Mad about Mad Love Music Festival!

Andrew, Kathleen, Conor, Clare, Matthew

Andrew, Kathleen, Conor, Clare, and Matthew Jodka

By Eileen Puzo, with Clare, Andrew, Conor and Matthew Jodka
In preparation for the fourth annual Mad Love Music Festival, South Shore Conservatory (SSC) invited some very special guest authors to write this week’s Conservatory Notes article. They are excited to tell you all about Mad Love, which takes place at SSC on Sunday, October 7. And they should know! They helped start it all…

Hello! We are the Jodka kids. Our names are Clare, Andrew, Conor, and Matthew, and we want to tell you about Mad Love. We started Mad Love because our dad, Dave Jodka died from sinus cancer. He loved music and he loved his family. He was in multiple bands and he could play multiple instruments.  In memory of him, we created the Mad Love Music Festival. Mad Love is a music festival to celebrate the life of our dad. Mad Love is fun for all ages with activities for everyone! There will be live bands, food trucks, lots of merchandise, fun activities for kids, and more!

“My favorite part of Mad Love is the food trucks because I like the Galley’s french fries!” says Conor (8).

“My favorite part of Mad Love is seeing the people we know and love because it is always fun to see people we haven’t seen in a while!” Andrew (10) says.

“My favorite part of Mad Love is the music and the games because the games are fun and the music is fun to listen to! I also like meeting the bands!” says Matthew (7).

“My favorite part of Mad Love is seeing friends and family and meeting up with them to take pictures, play games, dance to music, get snacks, or even merchandise!” says Clare (12).

Mad Love is an incredible opportunity to see where your money goes and how it is put to good use. In fact, all the money we earn from tickets and merchandise will be put into a scholarship called The Dave Jodka Scholarship for Future Rockers. This scholarship creates a rock band of high school students who get to learn through South Shore Conservatory. This band we created is called Toast. It is an awesome opportunity for them to meet new people and experience something they have never experienced before.

We like to rock out, just like our dad.  Andrew plays drums and trombone, and Clare plays the piano. Maybe someday we will even be part of Toast (the SSC rock band that Mad Love Music Festival supports)!

We believe Mad Love is more than just a music festival. It is a reminder to be grateful every day and live with gratitude, just like our dad. Tickets are now on sale! Don’t miss out! To buy your tickets or learn more information, got to www.madlovemusicfestival.org . We hope to see you there!

So take it from the Jodkas! Mad Love is where you want to be on October 7. This great-for-all-ages day features performances from SSC’s Future Rockers Toast, as well as Carissa Johnson and the Cure-Alls, The Silks, These Wild Plains, the Aldous Collins Band, and Pressure Cooker. With food trucks from Wahlburgers, Hank’s Clam Shack, Sadie Mae’s, Nona’s, and Drank, lawn games and a kid zone, it’s a great day for rockers of all ages.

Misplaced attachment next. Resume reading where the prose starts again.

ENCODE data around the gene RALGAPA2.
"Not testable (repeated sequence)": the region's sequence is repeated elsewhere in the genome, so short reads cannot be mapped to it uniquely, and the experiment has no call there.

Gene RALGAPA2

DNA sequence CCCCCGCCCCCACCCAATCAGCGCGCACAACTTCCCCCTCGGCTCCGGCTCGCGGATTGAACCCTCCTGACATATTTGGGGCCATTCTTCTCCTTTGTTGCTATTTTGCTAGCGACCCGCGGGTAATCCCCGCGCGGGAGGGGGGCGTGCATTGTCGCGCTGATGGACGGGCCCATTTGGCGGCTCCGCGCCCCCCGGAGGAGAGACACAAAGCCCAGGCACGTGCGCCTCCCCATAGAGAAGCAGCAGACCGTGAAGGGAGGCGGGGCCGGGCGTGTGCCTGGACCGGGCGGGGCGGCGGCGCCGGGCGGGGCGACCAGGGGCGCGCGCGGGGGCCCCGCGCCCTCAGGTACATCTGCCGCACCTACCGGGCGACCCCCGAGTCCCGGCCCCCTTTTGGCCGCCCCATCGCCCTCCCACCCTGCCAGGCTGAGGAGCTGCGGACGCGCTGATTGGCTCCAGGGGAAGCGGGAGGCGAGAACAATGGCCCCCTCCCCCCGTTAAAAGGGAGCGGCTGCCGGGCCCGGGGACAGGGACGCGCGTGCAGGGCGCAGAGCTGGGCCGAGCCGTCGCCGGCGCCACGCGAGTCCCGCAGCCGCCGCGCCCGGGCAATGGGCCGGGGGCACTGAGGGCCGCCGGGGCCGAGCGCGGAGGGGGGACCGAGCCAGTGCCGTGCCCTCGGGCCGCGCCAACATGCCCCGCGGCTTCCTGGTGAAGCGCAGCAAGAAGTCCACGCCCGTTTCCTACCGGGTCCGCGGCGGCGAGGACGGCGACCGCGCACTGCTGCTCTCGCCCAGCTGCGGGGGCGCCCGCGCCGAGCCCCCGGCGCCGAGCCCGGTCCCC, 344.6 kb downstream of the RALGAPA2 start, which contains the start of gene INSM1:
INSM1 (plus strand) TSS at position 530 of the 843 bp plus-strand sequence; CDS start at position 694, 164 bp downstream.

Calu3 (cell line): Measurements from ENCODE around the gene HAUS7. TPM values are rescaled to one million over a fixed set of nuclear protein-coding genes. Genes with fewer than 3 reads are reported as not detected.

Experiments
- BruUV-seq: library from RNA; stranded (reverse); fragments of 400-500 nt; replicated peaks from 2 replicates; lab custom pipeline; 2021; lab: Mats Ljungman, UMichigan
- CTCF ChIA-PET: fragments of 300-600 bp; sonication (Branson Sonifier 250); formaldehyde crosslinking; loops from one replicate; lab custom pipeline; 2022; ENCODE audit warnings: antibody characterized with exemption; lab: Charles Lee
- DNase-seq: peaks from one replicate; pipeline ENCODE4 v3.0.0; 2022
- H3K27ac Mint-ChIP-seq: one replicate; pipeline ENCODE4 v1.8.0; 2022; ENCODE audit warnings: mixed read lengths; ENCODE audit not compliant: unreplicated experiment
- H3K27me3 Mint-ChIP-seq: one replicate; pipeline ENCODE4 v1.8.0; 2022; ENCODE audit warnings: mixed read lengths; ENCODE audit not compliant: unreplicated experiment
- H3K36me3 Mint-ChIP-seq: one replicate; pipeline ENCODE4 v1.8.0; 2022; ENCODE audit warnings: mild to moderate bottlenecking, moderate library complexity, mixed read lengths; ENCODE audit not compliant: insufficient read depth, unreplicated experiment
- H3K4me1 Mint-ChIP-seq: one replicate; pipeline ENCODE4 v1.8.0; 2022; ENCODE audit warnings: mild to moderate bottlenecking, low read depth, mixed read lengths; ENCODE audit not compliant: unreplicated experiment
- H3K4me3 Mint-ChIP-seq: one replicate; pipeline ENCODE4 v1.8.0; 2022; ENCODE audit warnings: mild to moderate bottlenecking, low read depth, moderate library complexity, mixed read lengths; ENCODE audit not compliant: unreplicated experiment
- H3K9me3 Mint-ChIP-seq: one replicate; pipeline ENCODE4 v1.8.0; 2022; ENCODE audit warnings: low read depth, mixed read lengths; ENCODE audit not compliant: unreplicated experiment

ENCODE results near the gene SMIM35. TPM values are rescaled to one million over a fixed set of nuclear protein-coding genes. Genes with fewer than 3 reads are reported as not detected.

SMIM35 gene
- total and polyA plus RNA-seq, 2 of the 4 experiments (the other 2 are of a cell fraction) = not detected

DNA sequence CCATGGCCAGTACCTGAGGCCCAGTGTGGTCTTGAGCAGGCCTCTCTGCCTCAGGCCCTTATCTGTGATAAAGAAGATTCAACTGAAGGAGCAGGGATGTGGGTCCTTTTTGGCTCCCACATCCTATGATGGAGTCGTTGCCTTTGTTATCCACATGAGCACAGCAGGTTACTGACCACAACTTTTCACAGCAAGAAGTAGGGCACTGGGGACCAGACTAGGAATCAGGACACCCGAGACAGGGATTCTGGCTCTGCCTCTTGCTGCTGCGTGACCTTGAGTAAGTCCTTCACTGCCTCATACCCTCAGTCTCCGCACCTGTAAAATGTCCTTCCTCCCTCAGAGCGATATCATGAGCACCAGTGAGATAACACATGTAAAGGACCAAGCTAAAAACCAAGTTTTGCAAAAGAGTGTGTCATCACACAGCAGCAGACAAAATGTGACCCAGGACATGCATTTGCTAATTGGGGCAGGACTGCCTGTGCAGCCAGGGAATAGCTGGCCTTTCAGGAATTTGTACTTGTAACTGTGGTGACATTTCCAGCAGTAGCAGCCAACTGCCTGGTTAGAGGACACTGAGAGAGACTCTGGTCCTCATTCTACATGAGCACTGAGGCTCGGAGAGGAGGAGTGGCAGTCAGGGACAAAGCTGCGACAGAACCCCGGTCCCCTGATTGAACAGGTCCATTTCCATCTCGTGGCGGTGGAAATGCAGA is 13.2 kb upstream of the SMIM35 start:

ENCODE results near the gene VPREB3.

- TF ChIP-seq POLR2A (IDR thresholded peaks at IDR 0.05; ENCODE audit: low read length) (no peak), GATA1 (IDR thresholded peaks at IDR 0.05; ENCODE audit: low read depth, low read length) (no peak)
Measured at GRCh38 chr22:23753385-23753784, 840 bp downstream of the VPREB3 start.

South Shore Conservatory’s Mad Love Music Festival is Sunday, October 7, from 11am to 5 pm at One Conservatory Drive, Hingham.  Tickets may be purchased at madlovemusicfestival.org.

Eileen Puzo is SSC’s Community Engagement Manager. A Hingham resident, she has been involved with Mad Love Music Festival from its inception.

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Sunday’s Big Band Concert

Aretha Franklin Remembering the Queen of Soul_1535720609203.png_96189498_ver1.0_640_480Did you know that Sunday’s JRP Series Kick-off Concert not only features big band music, it also features a tribute to Aretha Franklin.  A versatile vocalist primarily known for her gospel and Motown contributions, Aretha performed beautiful renditions of jazz ballads and standards from the big band era.  Be prepared for a fabulous rendition of Natural Woman, one of the iconic tunes for which she is best remembered.

Tickets for the September 23 afternoon concert, as well as the Sunday Jazz Brunch are still on sale at https://sscmusic.org/jrpseries/.  One Conservatory Drive, Hingham, MA 02043.

 

Goodbye Herb Fulton

Herb Fulton
We were sad to learn that Herb Fulton, a major player in South Shore Conservatory’s Hingham campus renovation in the mid-1970s, passed away earlier this month.  With Herb’s efforts,  and the efforts of those at Lester R. Fulton & Son, general contractors, we were able to create a thriving community school for the arts from a rundown, WWII Commandant’s quarters.  His name came up in the news a few months ago when he discovered and donated his old Quincy Patriot Ledger paperboy bag, from back in the 1950s.  The Ledger, in turn, donated it to the Quincy Historical Society.

Thank you Herb for your contribution to South Shore Conservatory!

Big band music kicks off Jazz/Rock/Pop Series

Ed Sorrentino CAWB.JPG

By Ed Sorrentino
Oxymorons.  You hear them everywhere.  Phrases such as “awfully good,” “seriously funny,” or “original copies” just roll off people’s tongues.   Well, here’s a new one for you – little big band.

Some of you may be familiar with music from popular big bands of the 30s and 40s, conducted by bandleaders such as Benny Goodman or Glenn Miller.  Traditional big bands usually had upwards toward 20 plus musicians, with six saxophones, four trombones, four trumpets, guitar, bass, piano, drums, plus male and female vocalists.  This unique makeup created a real danceable, full-bodied sound.

So, what’s a “little” big band?  It’s a smaller ensemble, fewer than ten musicians, playing music designed to create a fuller sound than one would expect from this smaller formation.  The music is fun and lively, and it’s the music our Jazz/Rock/Pop (JRP) department at South Shore Conservatory (SSC) will be presenting at our September 23 JRP Series Kick-off Concert.